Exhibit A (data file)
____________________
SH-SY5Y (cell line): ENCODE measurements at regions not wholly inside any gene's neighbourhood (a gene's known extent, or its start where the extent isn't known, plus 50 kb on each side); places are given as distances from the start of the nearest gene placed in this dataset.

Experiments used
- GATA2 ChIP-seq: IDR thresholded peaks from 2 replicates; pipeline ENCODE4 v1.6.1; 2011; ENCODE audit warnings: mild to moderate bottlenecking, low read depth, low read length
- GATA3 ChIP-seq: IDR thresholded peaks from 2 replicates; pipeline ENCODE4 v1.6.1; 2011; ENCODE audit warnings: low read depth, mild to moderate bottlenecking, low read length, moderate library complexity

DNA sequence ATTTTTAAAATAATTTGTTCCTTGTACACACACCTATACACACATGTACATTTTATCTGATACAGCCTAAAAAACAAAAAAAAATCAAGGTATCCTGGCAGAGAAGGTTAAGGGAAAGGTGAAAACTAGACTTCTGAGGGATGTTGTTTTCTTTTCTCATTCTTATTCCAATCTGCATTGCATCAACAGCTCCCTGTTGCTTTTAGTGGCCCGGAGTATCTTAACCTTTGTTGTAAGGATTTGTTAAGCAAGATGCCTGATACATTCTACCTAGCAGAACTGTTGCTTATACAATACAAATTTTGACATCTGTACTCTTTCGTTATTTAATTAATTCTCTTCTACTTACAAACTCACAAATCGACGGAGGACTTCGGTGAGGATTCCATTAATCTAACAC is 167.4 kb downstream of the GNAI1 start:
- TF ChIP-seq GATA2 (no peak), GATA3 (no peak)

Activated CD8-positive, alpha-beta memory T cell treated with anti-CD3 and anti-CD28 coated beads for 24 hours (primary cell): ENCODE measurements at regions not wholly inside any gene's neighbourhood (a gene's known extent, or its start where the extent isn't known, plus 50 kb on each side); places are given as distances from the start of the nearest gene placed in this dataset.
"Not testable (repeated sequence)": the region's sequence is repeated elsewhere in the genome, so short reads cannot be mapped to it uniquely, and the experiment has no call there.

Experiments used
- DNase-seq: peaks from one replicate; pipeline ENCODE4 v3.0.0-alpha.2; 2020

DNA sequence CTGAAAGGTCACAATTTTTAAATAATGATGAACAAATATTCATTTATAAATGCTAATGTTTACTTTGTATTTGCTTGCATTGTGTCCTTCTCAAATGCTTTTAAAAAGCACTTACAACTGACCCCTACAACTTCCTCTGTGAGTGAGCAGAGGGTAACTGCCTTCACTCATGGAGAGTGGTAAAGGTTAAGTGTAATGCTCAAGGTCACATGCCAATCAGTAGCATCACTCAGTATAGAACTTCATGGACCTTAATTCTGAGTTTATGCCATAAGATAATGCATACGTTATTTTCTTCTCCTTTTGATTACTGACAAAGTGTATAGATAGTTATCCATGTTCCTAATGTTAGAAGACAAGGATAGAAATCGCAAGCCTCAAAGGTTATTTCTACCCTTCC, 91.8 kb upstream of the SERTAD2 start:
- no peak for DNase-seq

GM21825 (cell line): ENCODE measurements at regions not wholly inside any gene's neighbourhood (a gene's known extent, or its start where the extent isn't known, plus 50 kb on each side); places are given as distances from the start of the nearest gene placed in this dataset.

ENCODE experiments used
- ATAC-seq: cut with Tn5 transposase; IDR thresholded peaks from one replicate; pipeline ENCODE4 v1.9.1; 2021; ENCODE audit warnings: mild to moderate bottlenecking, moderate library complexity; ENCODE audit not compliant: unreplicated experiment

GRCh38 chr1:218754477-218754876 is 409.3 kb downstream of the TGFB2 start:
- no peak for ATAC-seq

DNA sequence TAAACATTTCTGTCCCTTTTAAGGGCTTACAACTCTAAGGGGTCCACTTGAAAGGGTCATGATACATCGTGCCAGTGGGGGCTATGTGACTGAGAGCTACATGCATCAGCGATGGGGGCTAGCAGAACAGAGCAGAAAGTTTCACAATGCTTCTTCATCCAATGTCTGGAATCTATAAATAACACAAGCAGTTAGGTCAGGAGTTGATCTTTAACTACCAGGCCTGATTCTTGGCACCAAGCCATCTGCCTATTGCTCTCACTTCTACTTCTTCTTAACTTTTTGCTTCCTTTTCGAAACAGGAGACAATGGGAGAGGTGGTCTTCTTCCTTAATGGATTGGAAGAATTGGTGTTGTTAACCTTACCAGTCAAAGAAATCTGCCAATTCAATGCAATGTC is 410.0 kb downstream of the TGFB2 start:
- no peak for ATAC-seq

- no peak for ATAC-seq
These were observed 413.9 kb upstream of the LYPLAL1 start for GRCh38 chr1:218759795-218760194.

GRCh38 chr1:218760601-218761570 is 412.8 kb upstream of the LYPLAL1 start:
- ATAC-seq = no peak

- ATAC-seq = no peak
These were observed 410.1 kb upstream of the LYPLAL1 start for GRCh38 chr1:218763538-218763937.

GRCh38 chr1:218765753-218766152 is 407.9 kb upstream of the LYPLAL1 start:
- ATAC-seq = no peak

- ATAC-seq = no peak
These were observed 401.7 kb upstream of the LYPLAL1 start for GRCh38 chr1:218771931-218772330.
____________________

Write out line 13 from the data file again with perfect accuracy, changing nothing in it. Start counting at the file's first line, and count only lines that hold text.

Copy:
GM21825 (cell line): ENCODE measurements at regions not wholly inside any gene's neighbourhood (a gene's known extent, or its start where the extent isn't known, plus 50 kb on each side); places are given as distances from the start of the nearest gene placed in this dataset.